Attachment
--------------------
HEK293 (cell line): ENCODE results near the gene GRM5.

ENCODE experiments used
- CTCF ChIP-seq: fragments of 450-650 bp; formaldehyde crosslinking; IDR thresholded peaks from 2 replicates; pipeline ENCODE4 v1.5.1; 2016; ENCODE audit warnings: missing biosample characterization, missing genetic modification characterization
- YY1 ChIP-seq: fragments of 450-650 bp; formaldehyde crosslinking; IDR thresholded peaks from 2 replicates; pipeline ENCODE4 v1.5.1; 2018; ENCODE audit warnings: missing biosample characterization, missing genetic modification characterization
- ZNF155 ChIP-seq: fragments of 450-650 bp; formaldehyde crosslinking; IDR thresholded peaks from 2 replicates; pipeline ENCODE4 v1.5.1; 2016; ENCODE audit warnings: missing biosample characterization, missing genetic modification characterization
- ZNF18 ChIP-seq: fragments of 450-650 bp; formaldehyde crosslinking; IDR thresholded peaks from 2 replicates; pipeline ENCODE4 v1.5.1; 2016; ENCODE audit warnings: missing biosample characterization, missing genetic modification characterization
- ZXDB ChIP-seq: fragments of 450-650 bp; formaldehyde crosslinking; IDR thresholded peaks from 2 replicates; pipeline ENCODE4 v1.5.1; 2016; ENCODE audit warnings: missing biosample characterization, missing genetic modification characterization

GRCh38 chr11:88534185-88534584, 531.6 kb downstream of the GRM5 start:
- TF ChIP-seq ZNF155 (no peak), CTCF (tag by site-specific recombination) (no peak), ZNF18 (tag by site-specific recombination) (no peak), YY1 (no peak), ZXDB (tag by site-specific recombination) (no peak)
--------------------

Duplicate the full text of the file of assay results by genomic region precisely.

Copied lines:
HEK293 (cell line): ENCODE results near the gene GRM5.

ENCODE experiments used
- CTCF ChIP-seq: fragments of 450-650 bp; formaldehyde crosslinking; IDR thresholded peaks from 2 replicates; pipeline ENCODE4 v1.5.1; 2016; ENCODE audit warnings: missing biosample characterization, missing genetic modification characterization
- YY1 ChIP-seq: fragments of 450-650 bp; formaldehyde crosslinking; IDR thresholded peaks from 2 replicates; pipeline ENCODE4 v1.5.1; 2018; ENCODE audit warnings: missing biosample characterization, missing genetic modification characterization
- ZNF155 ChIP-seq: fragments of 450-650 bp; formaldehyde crosslinking; IDR thresholded peaks from 2 replicates; pipeline ENCODE4 v1.5.1; 2016; ENCODE audit warnings: missing biosample characterization, missing genetic modification characterization
- ZNF18 ChIP-seq: fragments of 450-650 bp; formaldehyde crosslinking; IDR thresholded peaks from 2 replicates; pipeline ENCODE4 v1.5.1; 2016; ENCODE audit warnings: missing biosample characterization, missing genetic modification characterization
- ZXDB ChIP-seq: fragments of 450-650 bp; formaldehyde crosslinking; IDR thresholded peaks from 2 replicates; pipeline ENCODE4 v1.5.1; 2016; ENCODE audit warnings: missing biosample characterization, missing genetic modification characterization

GRCh38 chr11:88534185-88534584, 531.6 kb downstream of the GRM5 start:
- TF ChIP-seq ZNF155 (no peak), CTCF (tag by site-specific recombination) (no peak), ZNF18 (tag by site-specific recombination) (no peak), YY1 (no peak), ZXDB (tag by site-specific recombination) (no peak)